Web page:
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November 1, 2012

A primary motivation in estate planning is leaving to our beneficiaries, the assets we have accumulated over a lifetime. Clients focus on the monetary value of inheritance, most seeking equal treatment for their beneficiaries, some wishing unequal treatment or disinheritance of some, and most concerned about having their wishes respected and carried out.

Very few of our clients have gone beyond this to consider how an inheritance can be used to further their non-monetary objectives for the recipients. What do I mean by this? Let me share some examples.

I had a client who considered a staged distribution of his assets, 1/3 to his children at the ages of 25, 30 and 35. “No,” he said, “that’s not what I want. While I’ve had good jobs all my life, and made good money, I haven’t saved near enough for my retirement. I don’t want my kids, when they approach retirement age, to be in the spot I’m in right now.” He then proceeded to instruct me to prepare his trust permitting his children to withdraw their inheritance in thirds, 1/3 each at 25, 30 and 65. I thought that was a very creative approach.

We have other clients who want to make sure that their children and grandchildren stay in touch and spend time together, even though our modern society tends to send them in different directions as they pursue their careers. Hence the “Travel Trust.” These parents have created a trust providing children with some withdrawal rights, but also provided a portion of the inheritance is to be held and used by family members as a travel fund, providing cash advances to purchase travel tickets, meals and accommodations, perhaps even car rentals, to facilitate travel to visit other family members. In the case of a beneficiary with physical challenges, travel costs might also include travel costs of a needed companion for the principal beneficiary. Some Travel Trusts provide for the same sorts of disbursements in aid of travel for personal growth experiences like visits to famed destinations, perhaps art museums in France, or the pyramids in Egypt. They might go so far as to require the beneficiary to study or take courses in a particular country.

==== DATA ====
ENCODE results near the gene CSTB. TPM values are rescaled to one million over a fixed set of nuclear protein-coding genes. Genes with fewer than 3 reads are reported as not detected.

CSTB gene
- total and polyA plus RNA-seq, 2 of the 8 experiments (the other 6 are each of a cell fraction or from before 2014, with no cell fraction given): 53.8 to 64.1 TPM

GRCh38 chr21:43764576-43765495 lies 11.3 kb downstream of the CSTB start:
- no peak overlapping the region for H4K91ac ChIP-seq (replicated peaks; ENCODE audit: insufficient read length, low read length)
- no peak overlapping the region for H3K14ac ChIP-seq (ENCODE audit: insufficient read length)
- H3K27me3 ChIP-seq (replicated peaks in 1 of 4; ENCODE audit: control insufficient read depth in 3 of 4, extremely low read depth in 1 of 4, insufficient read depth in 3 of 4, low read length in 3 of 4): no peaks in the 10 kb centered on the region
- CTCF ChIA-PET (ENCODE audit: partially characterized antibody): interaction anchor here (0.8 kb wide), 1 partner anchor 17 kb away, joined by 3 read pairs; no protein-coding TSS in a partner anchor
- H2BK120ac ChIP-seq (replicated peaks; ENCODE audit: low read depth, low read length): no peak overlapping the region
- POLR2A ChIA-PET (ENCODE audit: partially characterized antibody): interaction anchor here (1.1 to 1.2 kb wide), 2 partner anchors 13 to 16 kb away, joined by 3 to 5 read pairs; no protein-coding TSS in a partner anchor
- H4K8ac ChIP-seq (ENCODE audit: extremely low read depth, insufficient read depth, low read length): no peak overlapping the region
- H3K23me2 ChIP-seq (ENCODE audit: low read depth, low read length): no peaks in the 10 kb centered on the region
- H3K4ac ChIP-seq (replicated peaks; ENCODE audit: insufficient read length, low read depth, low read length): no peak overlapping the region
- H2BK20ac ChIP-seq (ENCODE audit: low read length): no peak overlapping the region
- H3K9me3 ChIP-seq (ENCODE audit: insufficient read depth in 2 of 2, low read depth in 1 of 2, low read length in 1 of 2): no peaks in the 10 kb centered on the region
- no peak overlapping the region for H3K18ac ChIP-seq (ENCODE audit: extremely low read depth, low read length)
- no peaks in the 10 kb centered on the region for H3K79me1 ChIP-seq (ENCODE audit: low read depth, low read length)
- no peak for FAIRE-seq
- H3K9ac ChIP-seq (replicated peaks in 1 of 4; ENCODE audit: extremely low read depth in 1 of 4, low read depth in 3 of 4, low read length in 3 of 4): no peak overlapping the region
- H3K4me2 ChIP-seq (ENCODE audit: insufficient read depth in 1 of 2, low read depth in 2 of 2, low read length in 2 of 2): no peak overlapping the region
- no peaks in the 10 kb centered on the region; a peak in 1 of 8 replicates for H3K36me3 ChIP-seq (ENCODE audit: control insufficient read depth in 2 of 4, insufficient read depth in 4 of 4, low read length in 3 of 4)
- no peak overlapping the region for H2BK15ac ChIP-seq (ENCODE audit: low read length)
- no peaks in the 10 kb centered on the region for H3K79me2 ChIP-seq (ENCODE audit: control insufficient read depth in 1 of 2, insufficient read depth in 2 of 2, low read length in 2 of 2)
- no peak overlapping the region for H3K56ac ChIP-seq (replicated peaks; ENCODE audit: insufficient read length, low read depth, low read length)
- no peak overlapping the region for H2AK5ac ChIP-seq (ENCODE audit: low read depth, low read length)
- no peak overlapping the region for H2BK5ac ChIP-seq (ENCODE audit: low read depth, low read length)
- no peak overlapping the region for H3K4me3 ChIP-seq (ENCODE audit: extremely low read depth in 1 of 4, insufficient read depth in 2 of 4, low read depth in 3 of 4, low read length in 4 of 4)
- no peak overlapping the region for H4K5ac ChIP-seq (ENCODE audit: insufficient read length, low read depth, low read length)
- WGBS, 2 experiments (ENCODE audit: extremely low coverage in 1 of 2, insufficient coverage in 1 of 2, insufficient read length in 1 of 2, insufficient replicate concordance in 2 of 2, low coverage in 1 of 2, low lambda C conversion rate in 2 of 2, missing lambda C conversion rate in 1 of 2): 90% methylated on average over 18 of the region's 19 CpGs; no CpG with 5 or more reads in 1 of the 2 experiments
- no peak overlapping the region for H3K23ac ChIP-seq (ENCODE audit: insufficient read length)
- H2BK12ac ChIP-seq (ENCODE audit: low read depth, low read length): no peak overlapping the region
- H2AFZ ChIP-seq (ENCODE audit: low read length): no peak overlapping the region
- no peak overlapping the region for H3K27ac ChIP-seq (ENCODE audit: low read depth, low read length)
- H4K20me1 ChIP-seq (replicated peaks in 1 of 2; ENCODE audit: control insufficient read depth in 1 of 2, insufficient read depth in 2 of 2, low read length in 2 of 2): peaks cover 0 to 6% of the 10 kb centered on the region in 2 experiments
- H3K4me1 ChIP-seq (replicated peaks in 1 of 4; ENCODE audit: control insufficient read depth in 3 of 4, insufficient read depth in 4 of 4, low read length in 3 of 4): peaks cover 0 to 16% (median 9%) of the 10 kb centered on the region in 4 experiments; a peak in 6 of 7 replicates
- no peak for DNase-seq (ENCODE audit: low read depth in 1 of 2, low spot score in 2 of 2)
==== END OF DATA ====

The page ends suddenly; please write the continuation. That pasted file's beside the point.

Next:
Some who provide money for travel want their descendants to visit the country of family origin, culture or religion. Other trusts encourage travel with a philanthropic twist; for instance, the inheritance would need to be used for volunteer work in a Third World country.

It should be noted that an inheritance distributed outright to a descendant is vulnerable to the claims of the recipient’s creditor(s), possible marital break ups and so forth, while a Travel Trust can be protected from such claims by what lawyers call a “Spendthrift Clause.”

Our clients still want to provide for basic needs of their children and grandchildren, but beyond that, those with extra means are becoming increasingly philosophical in their estate planning. Thoughtfully prepared trusts can be used to influence the behavior of their beneficiaries in a positive way.

While in most cases, family members don’t know what has been set up in the will or trust until after their relative’s death, we urge our clients to discuss their intentions and wishes with their children during their lifetime, so that the children will have a better opportunity to really understand the thinking that lead to the creation of such trusts.

Your DiMonte & Lizak, LLC attorney would be happy to discuss your thoughts and wishes with regard to a planned inheritance for your children and grandchildren. While we can never disclose the confidences of one of our clients to another, we can share the knowledge which our experience in planning the estates of others has given us in counseling you.